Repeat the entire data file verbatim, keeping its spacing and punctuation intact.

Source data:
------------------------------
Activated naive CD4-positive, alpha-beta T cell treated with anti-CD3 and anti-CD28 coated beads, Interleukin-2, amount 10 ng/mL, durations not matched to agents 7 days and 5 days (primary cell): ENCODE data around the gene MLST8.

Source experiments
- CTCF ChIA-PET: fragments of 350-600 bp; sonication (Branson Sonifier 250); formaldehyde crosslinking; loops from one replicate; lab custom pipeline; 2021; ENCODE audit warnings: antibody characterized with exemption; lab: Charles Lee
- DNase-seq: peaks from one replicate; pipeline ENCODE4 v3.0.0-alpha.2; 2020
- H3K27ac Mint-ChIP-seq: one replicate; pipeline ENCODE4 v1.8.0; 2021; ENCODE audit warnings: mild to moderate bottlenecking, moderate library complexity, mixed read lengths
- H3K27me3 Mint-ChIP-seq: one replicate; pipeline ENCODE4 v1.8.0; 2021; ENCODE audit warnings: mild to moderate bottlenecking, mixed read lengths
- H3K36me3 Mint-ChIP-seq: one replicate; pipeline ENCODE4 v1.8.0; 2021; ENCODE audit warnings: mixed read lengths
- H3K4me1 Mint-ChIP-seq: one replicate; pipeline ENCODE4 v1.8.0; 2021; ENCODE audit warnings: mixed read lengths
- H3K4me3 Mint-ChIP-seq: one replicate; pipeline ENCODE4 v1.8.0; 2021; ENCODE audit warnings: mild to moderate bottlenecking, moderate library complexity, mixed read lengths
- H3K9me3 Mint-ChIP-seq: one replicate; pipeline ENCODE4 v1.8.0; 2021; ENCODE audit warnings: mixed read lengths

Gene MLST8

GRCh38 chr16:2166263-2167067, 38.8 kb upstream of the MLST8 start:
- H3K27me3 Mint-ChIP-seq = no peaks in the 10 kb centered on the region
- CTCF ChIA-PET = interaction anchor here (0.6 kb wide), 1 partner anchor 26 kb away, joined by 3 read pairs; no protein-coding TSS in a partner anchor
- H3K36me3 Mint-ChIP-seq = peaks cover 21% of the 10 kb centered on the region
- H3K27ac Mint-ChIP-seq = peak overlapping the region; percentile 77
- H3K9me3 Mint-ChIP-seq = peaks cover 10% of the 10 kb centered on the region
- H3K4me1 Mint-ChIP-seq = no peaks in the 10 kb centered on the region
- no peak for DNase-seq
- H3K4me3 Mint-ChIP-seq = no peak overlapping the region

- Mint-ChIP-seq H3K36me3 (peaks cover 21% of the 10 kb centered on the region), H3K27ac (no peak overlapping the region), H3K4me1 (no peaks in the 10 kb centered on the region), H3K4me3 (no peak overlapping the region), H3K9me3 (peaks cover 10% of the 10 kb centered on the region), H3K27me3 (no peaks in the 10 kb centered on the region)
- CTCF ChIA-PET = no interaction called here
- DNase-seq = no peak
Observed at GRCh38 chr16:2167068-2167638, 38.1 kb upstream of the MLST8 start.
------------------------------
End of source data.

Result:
Activated naive CD4-positive, alpha-beta T cell treated with anti-CD3 and anti-CD28 coated beads, Interleukin-2, amount 10 ng/mL, durations not matched to agents 7 days and 5 days (primary cell): ENCODE data around the gene MLST8.

Source experiments
- CTCF ChIA-PET: fragments of 350-600 bp; sonication (Branson Sonifier 250); formaldehyde crosslinking; loops from one replicate; lab custom pipeline; 2021; ENCODE audit warnings: antibody characterized with exemption; lab: Charles Lee
- DNase-seq: peaks from one replicate; pipeline ENCODE4 v3.0.0-alpha.2; 2020
- H3K27ac Mint-ChIP-seq: one replicate; pipeline ENCODE4 v1.8.0; 2021; ENCODE audit warnings: mild to moderate bottlenecking, moderate library complexity, mixed read lengths
- H3K27me3 Mint-ChIP-seq: one replicate; pipeline ENCODE4 v1.8.0; 2021; ENCODE audit warnings: mild to moderate bottlenecking, mixed read lengths
- H3K36me3 Mint-ChIP-seq: one replicate; pipeline ENCODE4 v1.8.0; 2021; ENCODE audit warnings: mixed read lengths
- H3K4me1 Mint-ChIP-seq: one replicate; pipeline ENCODE4 v1.8.0; 2021; ENCODE audit warnings: mixed read lengths
- H3K4me3 Mint-ChIP-seq: one replicate; pipeline ENCODE4 v1.8.0; 2021; ENCODE audit warnings: mild to moderate bottlenecking, moderate library complexity, mixed read lengths
- H3K9me3 Mint-ChIP-seq: one replicate; pipeline ENCODE4 v1.8.0; 2021; ENCODE audit warnings: mixed read lengths

Gene MLST8

GRCh38 chr16:2166263-2167067, 38.8 kb upstream of the MLST8 start:
- H3K27me3 Mint-ChIP-seq = no peaks in the 10 kb centered on the region
- CTCF ChIA-PET = interaction anchor here (0.6 kb wide), 1 partner anchor 26 kb away, joined by 3 read pairs; no protein-coding TSS in a partner anchor
- H3K36me3 Mint-ChIP-seq = peaks cover 21% of the 10 kb centered on the region
- H3K27ac Mint-ChIP-seq = peak overlapping the region; percentile 77
- H3K9me3 Mint-ChIP-seq = peaks cover 10% of the 10 kb centered on the region
- H3K4me1 Mint-ChIP-seq = no peaks in the 10 kb centered on the region
- no peak for DNase-seq
- H3K4me3 Mint-ChIP-seq = no peak overlapping the region

- Mint-ChIP-seq H3K36me3 (peaks cover 21% of the 10 kb centered on the region), H3K27ac (no peak overlapping the region), H3K4me1 (no peaks in the 10 kb centered on the region), H3K4me3 (no peak overlapping the region), H3K9me3 (peaks cover 10% of the 10 kb centered on the region), H3K27me3 (no peaks in the 10 kb centered on the region)
- CTCF ChIA-PET = no interaction called here
- DNase-seq = no peak
Observed at GRCh38 chr16:2167068-2167638, 38.1 kb upstream of the MLST8 start.